Anger Management 1, 2, 3

1. Assessment Source(s) of Your Anger or Frustration Anger at yourself Anger at other(s) Anger at a bad situation or event Temporal Nature of Your Anger Current or recent anger Old anger *************************** Exercise: Make a list of everyone you’re angry at or everything you’re angry about. If necessary, make two lists so you can…

When “Helping” Becomes Enabling

We all want to be supportive of family and friends, especially when there is a crisis of some sort. Usually, it is sufficient to provide non-judgmental listening and perhaps some practical assistance to help someone through a difficult time. And many people are open to seeking professional help if they are experiencing serious emotional/ psychological…

Issues and Challenges for Sexual Minorities in the Workplace

Approximately ten percent of the population identifies as “GLBT”: gay, lesbian, bisexual, or transgendered (*). Over the past decade, sexual minorities have found increased sensitivity and respect as sexual orientation has become recognized as a legitimate “diversity issue”. In the seventies, the major psychiatric and psychological organizations began to acknowledge homosexuality as a normal variation…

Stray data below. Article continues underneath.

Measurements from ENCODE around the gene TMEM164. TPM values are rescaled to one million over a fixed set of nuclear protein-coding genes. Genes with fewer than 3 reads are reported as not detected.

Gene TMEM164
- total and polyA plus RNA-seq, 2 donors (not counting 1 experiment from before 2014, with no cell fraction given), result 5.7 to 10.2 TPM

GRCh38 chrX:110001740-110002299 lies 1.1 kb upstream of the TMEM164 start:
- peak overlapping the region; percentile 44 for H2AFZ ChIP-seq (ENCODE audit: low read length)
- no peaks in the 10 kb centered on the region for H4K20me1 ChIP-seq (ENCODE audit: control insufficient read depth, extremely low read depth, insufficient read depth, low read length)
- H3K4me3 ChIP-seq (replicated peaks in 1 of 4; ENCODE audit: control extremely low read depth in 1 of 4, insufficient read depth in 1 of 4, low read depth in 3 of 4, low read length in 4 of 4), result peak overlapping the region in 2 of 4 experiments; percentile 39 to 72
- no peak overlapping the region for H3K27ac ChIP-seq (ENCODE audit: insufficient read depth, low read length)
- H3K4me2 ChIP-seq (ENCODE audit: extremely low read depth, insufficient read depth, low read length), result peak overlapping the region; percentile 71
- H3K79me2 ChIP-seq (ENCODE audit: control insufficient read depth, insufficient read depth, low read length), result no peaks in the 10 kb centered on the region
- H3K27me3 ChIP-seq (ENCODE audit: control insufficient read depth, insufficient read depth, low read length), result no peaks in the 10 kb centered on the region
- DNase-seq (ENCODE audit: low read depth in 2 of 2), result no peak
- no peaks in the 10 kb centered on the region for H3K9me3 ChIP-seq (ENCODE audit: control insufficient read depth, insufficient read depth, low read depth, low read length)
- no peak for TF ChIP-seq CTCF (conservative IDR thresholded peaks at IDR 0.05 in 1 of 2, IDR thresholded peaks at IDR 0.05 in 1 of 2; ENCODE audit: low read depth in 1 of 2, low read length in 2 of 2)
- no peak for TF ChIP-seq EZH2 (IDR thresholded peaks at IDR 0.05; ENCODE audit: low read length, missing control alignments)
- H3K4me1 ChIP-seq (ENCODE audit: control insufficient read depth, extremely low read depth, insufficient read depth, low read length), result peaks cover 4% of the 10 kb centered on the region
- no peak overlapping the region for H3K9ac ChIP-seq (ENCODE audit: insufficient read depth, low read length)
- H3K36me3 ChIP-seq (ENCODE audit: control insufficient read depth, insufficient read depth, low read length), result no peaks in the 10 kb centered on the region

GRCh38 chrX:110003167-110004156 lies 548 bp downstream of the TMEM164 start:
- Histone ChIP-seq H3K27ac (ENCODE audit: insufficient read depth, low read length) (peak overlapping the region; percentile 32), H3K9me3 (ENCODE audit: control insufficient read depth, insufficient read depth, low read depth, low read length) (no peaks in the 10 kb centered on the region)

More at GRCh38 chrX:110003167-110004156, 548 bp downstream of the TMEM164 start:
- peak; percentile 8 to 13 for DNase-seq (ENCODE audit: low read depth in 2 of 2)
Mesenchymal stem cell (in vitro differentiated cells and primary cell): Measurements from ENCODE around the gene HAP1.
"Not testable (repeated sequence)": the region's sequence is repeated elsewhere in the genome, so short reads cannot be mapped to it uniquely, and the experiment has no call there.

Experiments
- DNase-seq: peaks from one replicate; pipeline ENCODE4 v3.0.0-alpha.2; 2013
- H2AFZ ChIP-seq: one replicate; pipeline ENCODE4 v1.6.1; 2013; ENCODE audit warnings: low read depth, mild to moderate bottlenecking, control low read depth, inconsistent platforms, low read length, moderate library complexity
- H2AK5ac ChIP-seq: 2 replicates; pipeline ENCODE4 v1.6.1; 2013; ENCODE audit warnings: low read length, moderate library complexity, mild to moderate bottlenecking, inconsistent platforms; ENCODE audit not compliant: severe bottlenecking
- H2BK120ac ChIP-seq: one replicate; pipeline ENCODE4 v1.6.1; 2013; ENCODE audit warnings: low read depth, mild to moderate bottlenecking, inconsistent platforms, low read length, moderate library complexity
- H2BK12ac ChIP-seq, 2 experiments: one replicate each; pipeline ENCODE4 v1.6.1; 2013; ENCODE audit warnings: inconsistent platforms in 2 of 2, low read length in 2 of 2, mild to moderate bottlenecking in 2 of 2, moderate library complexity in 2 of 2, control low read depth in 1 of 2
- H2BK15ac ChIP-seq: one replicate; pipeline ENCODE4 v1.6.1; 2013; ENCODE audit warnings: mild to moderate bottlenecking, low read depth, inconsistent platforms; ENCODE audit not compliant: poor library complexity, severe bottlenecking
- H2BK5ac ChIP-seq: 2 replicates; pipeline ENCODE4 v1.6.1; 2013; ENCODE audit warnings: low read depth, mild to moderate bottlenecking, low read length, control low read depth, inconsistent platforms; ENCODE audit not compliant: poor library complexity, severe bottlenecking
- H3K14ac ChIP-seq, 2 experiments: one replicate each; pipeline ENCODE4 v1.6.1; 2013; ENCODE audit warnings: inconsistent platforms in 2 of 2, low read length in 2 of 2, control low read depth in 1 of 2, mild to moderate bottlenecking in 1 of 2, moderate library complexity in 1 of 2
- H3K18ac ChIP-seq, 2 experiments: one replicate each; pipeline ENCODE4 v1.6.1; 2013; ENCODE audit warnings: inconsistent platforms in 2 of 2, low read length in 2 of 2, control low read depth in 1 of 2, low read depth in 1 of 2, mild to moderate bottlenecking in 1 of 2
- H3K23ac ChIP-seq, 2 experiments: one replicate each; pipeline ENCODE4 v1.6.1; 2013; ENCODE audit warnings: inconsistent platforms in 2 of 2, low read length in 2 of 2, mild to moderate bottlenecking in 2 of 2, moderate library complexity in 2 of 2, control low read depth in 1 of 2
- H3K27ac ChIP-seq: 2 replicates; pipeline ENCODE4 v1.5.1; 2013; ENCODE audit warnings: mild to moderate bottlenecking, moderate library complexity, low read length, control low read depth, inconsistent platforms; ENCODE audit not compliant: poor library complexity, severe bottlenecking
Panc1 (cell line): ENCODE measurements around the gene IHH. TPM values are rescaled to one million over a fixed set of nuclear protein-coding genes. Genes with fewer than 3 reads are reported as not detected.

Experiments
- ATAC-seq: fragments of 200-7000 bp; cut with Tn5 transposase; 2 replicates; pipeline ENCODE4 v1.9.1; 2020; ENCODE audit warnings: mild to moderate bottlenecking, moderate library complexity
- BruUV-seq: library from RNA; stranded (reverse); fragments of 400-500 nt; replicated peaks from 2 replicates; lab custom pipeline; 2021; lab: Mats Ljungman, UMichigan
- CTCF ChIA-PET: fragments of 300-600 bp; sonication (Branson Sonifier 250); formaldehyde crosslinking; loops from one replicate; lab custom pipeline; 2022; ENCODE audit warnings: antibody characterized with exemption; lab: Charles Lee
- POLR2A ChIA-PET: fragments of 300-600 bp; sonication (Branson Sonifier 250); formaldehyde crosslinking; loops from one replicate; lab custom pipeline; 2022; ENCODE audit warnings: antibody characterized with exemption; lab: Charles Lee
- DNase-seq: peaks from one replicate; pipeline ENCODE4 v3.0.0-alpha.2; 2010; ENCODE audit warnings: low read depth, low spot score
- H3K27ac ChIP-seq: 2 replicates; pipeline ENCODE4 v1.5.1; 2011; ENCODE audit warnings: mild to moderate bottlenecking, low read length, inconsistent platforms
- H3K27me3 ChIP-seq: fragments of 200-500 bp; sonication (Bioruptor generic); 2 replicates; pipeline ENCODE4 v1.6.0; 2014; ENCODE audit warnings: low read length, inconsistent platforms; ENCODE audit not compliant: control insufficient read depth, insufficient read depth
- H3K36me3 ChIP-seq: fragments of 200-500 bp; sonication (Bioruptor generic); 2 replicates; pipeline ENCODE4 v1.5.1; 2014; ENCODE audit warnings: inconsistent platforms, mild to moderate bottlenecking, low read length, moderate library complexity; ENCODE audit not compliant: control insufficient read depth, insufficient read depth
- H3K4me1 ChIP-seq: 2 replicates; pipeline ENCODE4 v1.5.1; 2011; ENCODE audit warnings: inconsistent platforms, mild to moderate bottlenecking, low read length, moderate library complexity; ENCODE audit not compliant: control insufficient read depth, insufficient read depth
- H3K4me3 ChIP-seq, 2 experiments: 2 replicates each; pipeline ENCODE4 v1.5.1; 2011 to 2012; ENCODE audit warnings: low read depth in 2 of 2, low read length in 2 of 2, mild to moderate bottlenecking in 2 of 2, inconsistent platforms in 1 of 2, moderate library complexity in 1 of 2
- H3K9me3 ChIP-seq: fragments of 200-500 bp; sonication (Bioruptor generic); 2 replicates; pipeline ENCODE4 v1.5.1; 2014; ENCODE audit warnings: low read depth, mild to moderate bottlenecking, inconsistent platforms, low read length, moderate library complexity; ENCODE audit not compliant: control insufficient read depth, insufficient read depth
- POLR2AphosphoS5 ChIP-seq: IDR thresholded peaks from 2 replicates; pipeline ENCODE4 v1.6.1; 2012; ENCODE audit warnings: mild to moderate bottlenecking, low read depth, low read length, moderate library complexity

Better Self-Care: Because There is “Only One You”

Most of us know in theory what we should be doing to take care of ourselves: eating regular meals, exercising, getting enough sleep –– but knowing and doing can be two different things. Even when we are obviously  suffering negative effects of self-neglect, it is easy to indefinitely delay simple changes that could substantially improve…

Stress Management Tips and Strategies

If you are feeling overloaded with too much to do, acknowledge that you cannot do it all at once! To help you better prioritize, make a list of your tasks and give each the following designation: Do, Delay, Delegate or Dump. Remember to breathe. Try standing up and stretching your arms upward as you breathe…

Errant Coping Styles, or How We Might Trip Ourselves Up

Personal and job-related stress can range from “daily hassles” (e.g., traffic jams) to more serious problems such as an illness or death in the family. Some of the stressors that might fall in between: depression, anxiety, or phobias; couples’ or family issues; unhealthy behaviors including substance abuse; decreased work productivity; or conflict with a colleague…